One of my biggest concerns for the coming year is Ike’s lack of tail. He managed to rub a significant portion of it out last summer and what is left barely qualifies as a tail. We have moved into Appaloosa territory, and I am researching hair weaves for horses. It is too embarrassing to share a photo. Well, I am embarrassed; Ike is rather blasé about the situation. He might change his tune when the bugs return and he has no tail to swat them away.

As I reflect on our journey thus far, I am grateful for my equine partner’s willingness. He is not the most gifted dressage athlete, but he more than makes up for that with his heart and his try. He gives me everything he has when I ask him to try new skills. He has become rather adept at interpreting my requests. The year to comes holds so much promise. Let us hope it will also be worthy of recognition.

Alison

The Newest Four Letter Word

 

20171127_1526091678075069.jpgHere we are at the end of 2017. Another year behind us. Before we start planning for the season to come, I find it is helpful to take a look back at our work from the past season. So, I took some time to read the judge’s comments from my Third Level tests. Yikes, they are not the comments I am accustomed to seeing. And, after some deliberation, I have declared the following word a dirty word – More.

Ugh, I am certain that I now hate it “more” than any of the other four letter words. But apparently, dressage judges love it. They must get some sort of judge’s award if they use it greater than 10 times in one test. More bend. More engagement. More collection. More thoroughness. More cadence. More extension. More, more, more. I get it, we aren’t quite where we need to be to get the higher scores, but for the love of god, please find another word to use. Perhaps this can be a topic at a judge’s forum. Sadly, Google was not as helpful as I had hoped when I searched “synonyms for more.” I came up with a few options that you can test out at the spring shows: use better half halts to increase engagement of the hind end, bend the horse around your inside leg, have horse sit and close hind leg angles, be less like a plow horse, be less like a fence board, what the *#$% was that supposed to be? Hmm, perhaps some folks would not see the humor in those last three choices…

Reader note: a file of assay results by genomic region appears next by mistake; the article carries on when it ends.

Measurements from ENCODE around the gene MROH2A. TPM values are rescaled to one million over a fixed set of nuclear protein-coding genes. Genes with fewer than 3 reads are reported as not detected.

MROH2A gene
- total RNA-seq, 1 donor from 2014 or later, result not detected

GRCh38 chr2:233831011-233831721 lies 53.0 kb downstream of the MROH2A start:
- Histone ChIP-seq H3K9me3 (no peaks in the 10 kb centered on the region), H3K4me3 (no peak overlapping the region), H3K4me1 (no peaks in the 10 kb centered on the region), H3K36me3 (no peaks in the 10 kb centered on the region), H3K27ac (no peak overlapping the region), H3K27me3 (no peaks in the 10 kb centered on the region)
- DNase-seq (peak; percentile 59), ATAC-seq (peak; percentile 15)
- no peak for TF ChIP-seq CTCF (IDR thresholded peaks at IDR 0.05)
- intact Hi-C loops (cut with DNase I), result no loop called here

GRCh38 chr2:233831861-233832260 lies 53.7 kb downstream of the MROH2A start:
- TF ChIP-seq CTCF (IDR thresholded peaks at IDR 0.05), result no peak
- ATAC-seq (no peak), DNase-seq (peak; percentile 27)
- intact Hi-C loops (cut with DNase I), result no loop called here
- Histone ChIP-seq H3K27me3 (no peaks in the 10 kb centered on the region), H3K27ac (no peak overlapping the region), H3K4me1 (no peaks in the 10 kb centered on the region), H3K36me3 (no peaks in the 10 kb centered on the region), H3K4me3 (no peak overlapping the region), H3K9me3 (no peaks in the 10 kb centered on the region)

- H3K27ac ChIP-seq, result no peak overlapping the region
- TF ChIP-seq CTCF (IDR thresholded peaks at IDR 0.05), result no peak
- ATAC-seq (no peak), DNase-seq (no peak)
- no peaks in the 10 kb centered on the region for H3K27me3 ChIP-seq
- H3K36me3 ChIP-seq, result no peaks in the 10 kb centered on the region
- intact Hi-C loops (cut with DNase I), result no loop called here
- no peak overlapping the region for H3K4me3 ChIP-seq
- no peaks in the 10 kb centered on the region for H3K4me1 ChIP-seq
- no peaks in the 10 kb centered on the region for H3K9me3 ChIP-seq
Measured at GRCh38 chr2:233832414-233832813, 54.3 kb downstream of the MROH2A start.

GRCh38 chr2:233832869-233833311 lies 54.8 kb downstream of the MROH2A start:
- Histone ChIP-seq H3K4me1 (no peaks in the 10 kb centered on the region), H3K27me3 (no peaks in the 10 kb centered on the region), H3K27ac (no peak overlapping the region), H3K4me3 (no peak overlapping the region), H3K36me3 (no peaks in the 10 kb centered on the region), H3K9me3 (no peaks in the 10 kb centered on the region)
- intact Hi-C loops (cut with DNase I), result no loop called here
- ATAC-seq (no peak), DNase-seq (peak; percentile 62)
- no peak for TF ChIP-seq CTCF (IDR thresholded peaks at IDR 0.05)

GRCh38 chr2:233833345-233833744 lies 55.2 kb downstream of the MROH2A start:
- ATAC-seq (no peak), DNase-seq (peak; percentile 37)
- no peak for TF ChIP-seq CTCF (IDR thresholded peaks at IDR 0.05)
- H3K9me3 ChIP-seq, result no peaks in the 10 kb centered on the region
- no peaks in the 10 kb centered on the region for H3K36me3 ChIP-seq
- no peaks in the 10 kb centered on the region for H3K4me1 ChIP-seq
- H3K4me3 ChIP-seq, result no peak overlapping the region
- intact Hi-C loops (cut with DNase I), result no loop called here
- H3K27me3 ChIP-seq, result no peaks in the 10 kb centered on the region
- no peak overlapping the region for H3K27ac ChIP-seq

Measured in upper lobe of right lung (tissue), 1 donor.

But, I beg you, have mercy on me. We are doing our best to be more.

Alison